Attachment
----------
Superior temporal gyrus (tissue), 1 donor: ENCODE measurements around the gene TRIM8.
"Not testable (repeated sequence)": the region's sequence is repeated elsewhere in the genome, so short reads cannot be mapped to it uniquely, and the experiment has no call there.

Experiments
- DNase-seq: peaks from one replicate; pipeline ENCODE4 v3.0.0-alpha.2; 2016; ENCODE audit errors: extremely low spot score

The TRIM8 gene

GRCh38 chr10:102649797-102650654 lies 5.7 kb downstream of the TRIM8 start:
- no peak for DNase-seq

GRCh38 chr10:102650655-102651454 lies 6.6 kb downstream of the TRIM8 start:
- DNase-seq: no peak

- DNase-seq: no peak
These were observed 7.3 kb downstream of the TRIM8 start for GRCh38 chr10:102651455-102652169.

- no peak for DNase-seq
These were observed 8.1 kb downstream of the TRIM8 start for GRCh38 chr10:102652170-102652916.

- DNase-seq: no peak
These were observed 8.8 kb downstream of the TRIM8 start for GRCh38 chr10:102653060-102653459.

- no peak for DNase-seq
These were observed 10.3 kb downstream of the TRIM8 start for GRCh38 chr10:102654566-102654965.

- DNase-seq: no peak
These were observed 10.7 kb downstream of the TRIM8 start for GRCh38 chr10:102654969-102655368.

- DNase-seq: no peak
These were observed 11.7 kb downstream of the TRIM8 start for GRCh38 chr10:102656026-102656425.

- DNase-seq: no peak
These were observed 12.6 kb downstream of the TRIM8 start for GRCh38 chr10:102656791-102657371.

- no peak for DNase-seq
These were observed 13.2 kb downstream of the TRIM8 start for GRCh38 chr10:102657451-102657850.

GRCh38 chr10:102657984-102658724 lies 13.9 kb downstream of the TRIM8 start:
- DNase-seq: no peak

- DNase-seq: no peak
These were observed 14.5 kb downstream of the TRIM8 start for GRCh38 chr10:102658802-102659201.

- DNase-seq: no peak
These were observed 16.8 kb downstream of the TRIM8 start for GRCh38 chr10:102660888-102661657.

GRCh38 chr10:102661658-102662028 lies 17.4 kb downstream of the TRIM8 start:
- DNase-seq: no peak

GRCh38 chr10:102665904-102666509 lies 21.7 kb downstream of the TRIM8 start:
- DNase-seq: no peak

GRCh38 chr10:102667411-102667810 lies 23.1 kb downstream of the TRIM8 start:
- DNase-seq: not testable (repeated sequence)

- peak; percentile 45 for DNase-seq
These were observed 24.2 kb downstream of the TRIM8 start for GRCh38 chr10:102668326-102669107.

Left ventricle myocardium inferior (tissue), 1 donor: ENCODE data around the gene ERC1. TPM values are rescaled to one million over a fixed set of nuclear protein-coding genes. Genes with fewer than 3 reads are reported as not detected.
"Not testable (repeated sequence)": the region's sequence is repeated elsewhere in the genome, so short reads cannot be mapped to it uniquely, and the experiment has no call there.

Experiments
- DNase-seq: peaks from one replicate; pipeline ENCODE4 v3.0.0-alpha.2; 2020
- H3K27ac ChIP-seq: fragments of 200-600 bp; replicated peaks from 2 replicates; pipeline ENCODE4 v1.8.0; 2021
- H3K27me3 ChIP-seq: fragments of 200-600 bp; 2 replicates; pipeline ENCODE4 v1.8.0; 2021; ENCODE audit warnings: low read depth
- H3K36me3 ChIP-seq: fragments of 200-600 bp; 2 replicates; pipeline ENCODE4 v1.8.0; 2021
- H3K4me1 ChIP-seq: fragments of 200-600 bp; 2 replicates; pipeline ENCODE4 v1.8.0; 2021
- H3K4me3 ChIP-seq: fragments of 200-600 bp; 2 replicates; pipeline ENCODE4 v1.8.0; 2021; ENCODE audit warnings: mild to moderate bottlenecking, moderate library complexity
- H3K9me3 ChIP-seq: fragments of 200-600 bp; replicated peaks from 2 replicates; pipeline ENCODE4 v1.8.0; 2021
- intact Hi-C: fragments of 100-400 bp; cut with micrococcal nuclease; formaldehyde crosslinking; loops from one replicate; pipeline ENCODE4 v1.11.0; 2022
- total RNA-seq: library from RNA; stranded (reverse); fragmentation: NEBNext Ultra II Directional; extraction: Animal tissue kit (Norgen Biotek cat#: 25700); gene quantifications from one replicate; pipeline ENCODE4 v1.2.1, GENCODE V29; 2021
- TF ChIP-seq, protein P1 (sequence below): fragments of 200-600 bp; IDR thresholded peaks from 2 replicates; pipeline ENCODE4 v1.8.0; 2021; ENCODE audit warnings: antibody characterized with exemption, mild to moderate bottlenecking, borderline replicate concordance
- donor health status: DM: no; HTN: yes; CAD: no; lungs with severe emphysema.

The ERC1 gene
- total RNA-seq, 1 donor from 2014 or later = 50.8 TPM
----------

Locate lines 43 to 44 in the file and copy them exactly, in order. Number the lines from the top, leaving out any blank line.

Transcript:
- DNase-seq: peaks from one replicate; pipeline ENCODE4 v3.0.0-alpha.2; 2020
- H3K27ac ChIP-seq: fragments of 200-600 bp; replicated peaks from 2 replicates; pipeline ENCODE4 v1.8.0; 2021